In 2016, the New York Museum of Modern Art (MoMA) opened an exhibition that was built, somehow, in 1999. The Original Emoji, featured the first 176 emojis ever invented, by Japanese program producer Shigetaka Kurita.
The 1999 project was part of the efforts of Japanese telecommunications company DRCOMO – still the largest telecommunications provider in the country – to make the metaphorical language rooted in the 1990s and the first messaging conversations. The first symbols, such as “:)” instead of a smiling face, were passed on, by Kurita, into 12×12 pixel grids and converted to 176 emojis.
Those 176 real emoji include themes such as weather, travel, sports, technology, and, of course, emotions. But if you think emojis got their name from “emo” emotionally, you would be wrong – According to MoMA, “e” meant a picture, and “Moji” meant a letter.
Those early images were made in pixels, as you might expect from 1999, the same year that the original Blackberry was introduced, making it an exciting year for technological advancement. Emoji has never been about how accurate or high-resolution the solution is, but rather how you can achieve more with less. Twenty years on, it is still true that emoji admired their ability to convey emotions in different and amazing ways, left to the viewer to interpret.
While emoji are enjoying worldwide popularity after being introduced in Japan, it has taken a full decade for them to become the standard on smartphones around the world. In 2007, the iPhone launched, and soon after that, the first emoji came to IoS. There was a catch, though – only iPhones in Japan were equipped with emoji in 2008. In 2010, the characters finally entered the international arena with the help of Unicode, a technology standard that helped compile emoji text.
There were some problems. Alternatively, the first widely available set of emoji with white-skinned characters only, and while there are options for using male emoji for various characters that do the job – police officer, construction worker, etc. by the veil. Flags were representing other countries, while the vast majority were left out.
With each Unicode update, a new set of emoji comes. As they progressed, they became more and more representative of people from all walks of life. Users were quickly able to select default skin colors and adjust the skin color and tone for each feature. Same-sex couples were added, and the gun was transformed into a skirt. The rainbow flag was added, in addition to the flags of many countries that could not be released earlier.
By 2015, emoji had taken over their lives, so much so that Oxford dictionaries coined the term “tears of joy” (😂) emoji “Word of the Year.” It was probably funny to attract young people who had never heard or opened an Oxford dictionary, but the undeniable intensity behind the signs meant that student emoji respect was out of place: That same year, 92 percent of smartphone users reported using emojis regularly, a number which can only grow from then on.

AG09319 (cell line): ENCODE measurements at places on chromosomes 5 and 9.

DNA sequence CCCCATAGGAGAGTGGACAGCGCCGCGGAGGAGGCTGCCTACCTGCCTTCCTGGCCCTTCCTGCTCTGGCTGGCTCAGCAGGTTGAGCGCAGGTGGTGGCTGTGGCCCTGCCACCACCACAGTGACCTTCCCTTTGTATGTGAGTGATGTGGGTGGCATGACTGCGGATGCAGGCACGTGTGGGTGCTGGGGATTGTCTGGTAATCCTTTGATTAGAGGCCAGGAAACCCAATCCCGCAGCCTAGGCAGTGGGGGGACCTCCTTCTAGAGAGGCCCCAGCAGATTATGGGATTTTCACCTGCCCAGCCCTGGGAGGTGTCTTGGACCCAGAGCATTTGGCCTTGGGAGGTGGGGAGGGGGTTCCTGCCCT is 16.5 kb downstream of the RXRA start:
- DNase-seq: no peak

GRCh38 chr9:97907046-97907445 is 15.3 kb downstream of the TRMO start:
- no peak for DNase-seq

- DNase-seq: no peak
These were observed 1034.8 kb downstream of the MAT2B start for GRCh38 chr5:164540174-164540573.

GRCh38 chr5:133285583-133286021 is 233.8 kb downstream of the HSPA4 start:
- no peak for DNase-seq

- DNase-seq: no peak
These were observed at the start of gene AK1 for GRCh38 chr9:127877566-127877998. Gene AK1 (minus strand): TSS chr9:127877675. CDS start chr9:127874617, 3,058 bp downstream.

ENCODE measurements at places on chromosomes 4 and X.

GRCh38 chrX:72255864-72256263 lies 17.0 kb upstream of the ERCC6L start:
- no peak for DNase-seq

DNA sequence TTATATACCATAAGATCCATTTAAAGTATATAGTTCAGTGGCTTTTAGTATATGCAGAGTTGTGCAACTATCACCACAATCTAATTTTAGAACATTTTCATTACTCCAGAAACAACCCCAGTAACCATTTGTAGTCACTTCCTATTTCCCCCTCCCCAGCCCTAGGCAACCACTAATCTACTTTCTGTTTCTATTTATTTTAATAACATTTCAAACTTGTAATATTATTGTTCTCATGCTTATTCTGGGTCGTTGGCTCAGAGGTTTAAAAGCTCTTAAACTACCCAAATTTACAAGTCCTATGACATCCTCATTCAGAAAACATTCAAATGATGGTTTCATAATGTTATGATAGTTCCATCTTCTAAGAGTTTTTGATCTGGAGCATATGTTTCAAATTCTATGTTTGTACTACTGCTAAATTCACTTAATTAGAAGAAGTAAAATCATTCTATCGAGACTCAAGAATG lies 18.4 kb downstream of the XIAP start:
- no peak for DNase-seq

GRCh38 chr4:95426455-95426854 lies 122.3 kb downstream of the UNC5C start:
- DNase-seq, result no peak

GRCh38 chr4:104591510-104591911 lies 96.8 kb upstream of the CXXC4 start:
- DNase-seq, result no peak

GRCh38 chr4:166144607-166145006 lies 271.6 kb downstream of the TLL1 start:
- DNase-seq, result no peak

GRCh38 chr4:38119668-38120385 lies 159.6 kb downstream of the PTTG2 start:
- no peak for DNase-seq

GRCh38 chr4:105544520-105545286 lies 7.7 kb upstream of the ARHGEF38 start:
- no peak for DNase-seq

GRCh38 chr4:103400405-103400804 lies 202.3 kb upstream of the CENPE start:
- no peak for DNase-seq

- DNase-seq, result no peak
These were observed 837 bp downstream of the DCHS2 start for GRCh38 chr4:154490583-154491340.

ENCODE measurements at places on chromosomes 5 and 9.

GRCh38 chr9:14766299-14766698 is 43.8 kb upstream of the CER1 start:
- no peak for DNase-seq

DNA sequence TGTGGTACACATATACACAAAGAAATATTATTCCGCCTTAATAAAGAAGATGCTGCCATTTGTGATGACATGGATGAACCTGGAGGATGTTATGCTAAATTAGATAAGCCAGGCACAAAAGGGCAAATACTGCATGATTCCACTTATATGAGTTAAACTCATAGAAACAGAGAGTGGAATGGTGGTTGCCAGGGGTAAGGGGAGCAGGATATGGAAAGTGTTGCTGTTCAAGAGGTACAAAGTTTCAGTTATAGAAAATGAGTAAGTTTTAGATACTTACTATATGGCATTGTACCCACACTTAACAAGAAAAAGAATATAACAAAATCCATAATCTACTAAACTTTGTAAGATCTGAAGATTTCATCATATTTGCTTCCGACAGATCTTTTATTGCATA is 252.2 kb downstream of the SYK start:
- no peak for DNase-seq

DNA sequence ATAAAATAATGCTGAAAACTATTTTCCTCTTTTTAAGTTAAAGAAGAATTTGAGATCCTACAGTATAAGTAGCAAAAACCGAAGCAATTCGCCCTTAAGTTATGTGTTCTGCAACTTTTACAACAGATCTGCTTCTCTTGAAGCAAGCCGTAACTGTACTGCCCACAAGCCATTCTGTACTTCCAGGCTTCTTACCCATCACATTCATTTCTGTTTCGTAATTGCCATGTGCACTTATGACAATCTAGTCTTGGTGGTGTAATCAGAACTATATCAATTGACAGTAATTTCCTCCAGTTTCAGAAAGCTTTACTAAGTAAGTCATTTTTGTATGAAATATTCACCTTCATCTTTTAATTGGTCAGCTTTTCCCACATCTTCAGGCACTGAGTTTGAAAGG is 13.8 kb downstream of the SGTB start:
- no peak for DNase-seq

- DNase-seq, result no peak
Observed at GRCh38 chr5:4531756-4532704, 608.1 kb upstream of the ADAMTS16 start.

These days, if the first emojis introduced in Japan were human, they could legally buy beer. There are more than 3,300 emoji in the latest version of Unicode, launched in March 2020. There is something called Emojipedia, which keeps track of the current text of emoji and their history. The President of the United States often uses emoji in tweets and will be pressured to find someone who has never been involved with the world of emoji. Let’s not forget the great impact emoji has on technology and the way we present ourselves. This simple combination of visual cues and technology has shaped the way we think and use images and pictures, and how we communicate.
Since they first became operational in the 2010s, emoji have evolved into a thousand-year-old new language character (who knew you could convey more with little food pictures?) But the predecessors of the “pictures” characters we know and use excessively today are older than you might expect.
Before emoji, there were icons, facial expressions made with punctuation marks. The first icons appeared in Puck magazine, which dates back to 1881. The magazine published four “faces” – conveying a feeling of joy, discouragement, indifference, and wonder — and described them as “the art of writing.”
They were first used as a means of conveying emotions online in 1982. When it became difficult for people to tell the difference between humor and serious posting on the Carnegie Mellon University’s digital message board, faculty member Scott Fahlman came up with the solution: Add the sign 🙂 to say the funny quote, and then mark: -, even instructing his students to “read it aloud.”
So what about emojis, small pictures that make texting so fun? That was created in 1998 by Shigetaka Kurita, engineer of the Japanese telecommunications company, NTT Docomo. He worked in such a way that customers communicated with icons. The result was a set of 176 icons called emoji. The word includes two Japanese words: “e” (photo) and “Moji” (character). Kurita claims to have inspired her emojis from fiction, Chinese characters, and international toilets.
Now, more than 1,800 emoji are available.